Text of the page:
Mantle Cell Lymphoma Treatment

Because science has only recently became familiar with mantle cell lymphoma, there aer not currently a varied set of mantle cell lymphoma treatment options. Mantle cell lymphoma is a B-cell subtype of non-Hodgkin's lymphoma that has only in the last twenty years been identified as a lymphoma subtype. It is a rare cancer in the US, affecting between 3,500 and 4,000 people annually (for every one woman diagnosed with mantle cell lymphoma, there are about 4 men) more of them over age 60 than under age 60.

The clinical features of mantle cell lymphoma include:

  • Diagnosis in later stages
  • B symptoms in three of every ten patients
  • Extranodal involvement
  • Involvement of the gastrointestinal (GI) tract
  • Two elevated CBC levels (LDH elevated by 25%, and B2M, by 60%)
  • A rather poor prognosis

The prognosis of mantle cell lymphoma is indeed poor—it has the poorest overall survival of any non-Hodgkin's lmyphoma, according to Dr. Brad S. Kahl of the University of Wisconon.

Mantle Cell Lymphoma Treatment

While there is no outright consensus on what is the best, or most effective mantle cell lymphoma treatment option for first-line mantle cell lymphoma therapy. However, the following have been cited as having some efficacy against this cancer.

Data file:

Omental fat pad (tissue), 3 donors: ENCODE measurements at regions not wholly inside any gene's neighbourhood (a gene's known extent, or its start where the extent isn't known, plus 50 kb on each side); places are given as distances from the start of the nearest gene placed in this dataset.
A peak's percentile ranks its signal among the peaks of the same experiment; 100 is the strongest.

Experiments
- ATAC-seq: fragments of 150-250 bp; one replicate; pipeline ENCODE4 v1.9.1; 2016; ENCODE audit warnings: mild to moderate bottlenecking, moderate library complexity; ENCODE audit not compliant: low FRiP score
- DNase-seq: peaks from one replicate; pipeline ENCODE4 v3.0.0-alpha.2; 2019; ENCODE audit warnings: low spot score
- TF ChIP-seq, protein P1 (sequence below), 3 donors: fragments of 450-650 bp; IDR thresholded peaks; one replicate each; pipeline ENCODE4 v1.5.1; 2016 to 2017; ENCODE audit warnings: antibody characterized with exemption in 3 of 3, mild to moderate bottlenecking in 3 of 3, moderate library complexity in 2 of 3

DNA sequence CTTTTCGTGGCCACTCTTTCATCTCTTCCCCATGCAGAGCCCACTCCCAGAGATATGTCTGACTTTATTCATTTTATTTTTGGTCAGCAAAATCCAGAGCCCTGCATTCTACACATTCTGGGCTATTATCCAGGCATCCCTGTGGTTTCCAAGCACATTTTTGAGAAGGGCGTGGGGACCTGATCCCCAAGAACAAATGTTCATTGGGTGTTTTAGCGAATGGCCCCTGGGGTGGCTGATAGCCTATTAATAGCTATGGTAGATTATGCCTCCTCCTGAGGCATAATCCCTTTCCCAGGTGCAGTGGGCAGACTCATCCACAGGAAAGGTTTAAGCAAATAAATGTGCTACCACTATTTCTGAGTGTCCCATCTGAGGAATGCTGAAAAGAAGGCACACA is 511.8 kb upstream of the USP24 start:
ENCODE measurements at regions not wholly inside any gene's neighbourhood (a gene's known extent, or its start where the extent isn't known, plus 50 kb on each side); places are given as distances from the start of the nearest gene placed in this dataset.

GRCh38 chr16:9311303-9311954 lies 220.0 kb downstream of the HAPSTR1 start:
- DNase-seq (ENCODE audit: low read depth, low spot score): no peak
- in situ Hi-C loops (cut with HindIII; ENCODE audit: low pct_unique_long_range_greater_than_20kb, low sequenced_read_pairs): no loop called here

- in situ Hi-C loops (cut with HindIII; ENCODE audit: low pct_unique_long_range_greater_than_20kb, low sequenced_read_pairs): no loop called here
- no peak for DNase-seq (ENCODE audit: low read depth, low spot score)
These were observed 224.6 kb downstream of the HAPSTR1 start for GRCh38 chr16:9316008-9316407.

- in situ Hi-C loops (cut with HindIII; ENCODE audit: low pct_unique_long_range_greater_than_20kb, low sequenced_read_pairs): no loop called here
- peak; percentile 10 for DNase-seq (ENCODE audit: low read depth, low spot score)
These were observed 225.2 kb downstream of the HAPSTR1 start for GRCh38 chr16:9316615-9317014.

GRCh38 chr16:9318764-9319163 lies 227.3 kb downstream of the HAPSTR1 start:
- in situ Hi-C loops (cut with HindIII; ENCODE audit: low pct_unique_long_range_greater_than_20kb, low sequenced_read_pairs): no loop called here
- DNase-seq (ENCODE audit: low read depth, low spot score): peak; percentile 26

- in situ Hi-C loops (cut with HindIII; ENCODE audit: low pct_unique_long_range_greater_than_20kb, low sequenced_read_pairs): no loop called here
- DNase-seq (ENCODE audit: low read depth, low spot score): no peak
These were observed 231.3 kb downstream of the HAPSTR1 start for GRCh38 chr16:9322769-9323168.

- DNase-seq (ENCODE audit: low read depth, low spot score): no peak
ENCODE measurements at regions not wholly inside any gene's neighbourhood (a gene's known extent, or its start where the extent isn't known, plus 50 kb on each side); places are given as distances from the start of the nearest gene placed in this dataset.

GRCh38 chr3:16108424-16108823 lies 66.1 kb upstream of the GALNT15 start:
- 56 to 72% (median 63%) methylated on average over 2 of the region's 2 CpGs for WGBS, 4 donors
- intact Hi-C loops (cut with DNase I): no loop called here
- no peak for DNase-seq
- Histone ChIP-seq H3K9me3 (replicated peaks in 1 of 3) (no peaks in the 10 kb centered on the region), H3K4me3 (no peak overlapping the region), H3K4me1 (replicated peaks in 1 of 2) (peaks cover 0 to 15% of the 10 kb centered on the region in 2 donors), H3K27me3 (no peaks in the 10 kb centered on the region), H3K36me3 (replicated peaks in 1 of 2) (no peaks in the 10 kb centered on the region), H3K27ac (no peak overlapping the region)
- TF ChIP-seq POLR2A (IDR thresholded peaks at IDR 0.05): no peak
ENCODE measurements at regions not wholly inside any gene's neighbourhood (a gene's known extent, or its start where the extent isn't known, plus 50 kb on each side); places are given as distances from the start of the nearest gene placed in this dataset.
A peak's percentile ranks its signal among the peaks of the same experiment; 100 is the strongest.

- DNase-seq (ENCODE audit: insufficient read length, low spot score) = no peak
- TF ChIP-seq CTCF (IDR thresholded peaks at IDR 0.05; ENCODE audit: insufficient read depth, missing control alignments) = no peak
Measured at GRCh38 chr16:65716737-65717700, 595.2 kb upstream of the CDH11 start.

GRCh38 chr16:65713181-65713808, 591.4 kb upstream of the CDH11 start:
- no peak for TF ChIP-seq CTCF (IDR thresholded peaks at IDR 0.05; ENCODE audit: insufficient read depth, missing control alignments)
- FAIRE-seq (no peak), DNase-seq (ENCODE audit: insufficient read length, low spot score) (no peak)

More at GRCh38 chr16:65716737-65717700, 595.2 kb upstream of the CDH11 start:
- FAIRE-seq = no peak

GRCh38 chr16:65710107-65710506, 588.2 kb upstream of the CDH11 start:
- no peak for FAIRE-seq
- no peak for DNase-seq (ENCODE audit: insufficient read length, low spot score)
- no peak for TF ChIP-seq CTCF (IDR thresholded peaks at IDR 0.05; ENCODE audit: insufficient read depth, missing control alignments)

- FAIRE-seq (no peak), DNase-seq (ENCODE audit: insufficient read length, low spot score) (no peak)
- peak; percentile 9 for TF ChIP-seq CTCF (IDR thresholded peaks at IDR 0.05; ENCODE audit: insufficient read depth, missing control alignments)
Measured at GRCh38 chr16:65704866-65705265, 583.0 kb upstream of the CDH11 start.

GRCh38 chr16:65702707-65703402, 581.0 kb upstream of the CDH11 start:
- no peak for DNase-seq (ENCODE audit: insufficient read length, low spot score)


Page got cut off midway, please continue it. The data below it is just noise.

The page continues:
• 6 to 8 cycles of R-CHOP combination chemotherapy (more appropriate for older patients, who can handle the toxicity of the regimen)
  • 6 to 8 cycles of R-MTX/Arc combination chemotherapy (more appropriate for younger patients because it is a very toxic and aggressive mantle cell lymphoma treatment
  • Either R-CHOP or R-MTX/AraC as salvage chemotherapy prior to an autologous stem cell transplant
  • Bendamustine + rituximab as a less aggressive induction treatment
  • Cladribine + rituximab
  • Hyper-CVAD combination chemotherapy or a modified Hyper-CVAD regimen followed by maintenance with rituximab

Velcade and other second-line therapies

In the US, only one drug has been given FDA approval as a mantle cell lymphoma treatment, and that drug is called bortezomib (Velcade). It is approved for patients who have undergone a prior treatment and that treatment has failed. Velcade is sometimes used alone, and other times used in conjunction with another anti-cancer agent. In short, Velcade is considered second-line therapy. Other second-line therapies include (but are not limited to) the following:

  • Bendamustine as an individual agent
  • FC+R (Fludarabine, cyclophosphamide and rituximab)
  • FMR chemotherapy regimen (fludarabine, mitoxantrone, and ritiximab)
  • Thalidomide + rituximab

It is not uncommon for radiotherapy to be included with chemotherapy in mantle cell lymphoma treatment.

Sources

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